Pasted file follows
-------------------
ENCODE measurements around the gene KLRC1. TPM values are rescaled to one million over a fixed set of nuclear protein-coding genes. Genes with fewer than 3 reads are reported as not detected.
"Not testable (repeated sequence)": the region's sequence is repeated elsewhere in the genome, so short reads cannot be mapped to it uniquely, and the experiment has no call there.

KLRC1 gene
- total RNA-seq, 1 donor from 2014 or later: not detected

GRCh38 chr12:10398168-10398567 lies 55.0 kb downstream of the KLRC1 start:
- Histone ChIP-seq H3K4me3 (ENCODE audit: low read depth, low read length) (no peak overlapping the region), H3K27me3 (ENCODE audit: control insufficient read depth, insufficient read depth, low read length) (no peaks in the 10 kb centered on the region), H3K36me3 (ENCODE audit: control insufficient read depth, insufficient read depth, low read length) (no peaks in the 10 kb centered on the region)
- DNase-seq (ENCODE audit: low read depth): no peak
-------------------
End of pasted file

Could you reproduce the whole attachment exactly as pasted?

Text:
ENCODE measurements around the gene KLRC1. TPM values are rescaled to one million over a fixed set of nuclear protein-coding genes. Genes with fewer than 3 reads are reported as not detected.
"Not testable (repeated sequence)": the region's sequence is repeated elsewhere in the genome, so short reads cannot be mapped to it uniquely, and the experiment has no call there.

KLRC1 gene
- total RNA-seq, 1 donor from 2014 or later: not detected

GRCh38 chr12:10398168-10398567 lies 55.0 kb downstream of the KLRC1 start:
- Histone ChIP-seq H3K4me3 (ENCODE audit: low read depth, low read length) (no peak overlapping the region), H3K27me3 (ENCODE audit: control insufficient read depth, insufficient read depth, low read length) (no peaks in the 10 kb centered on the region), H3K36me3 (ENCODE audit: control insufficient read depth, insufficient read depth, low read length) (no peaks in the 10 kb centered on the region)
- DNase-seq (ENCODE audit: low read depth): no peak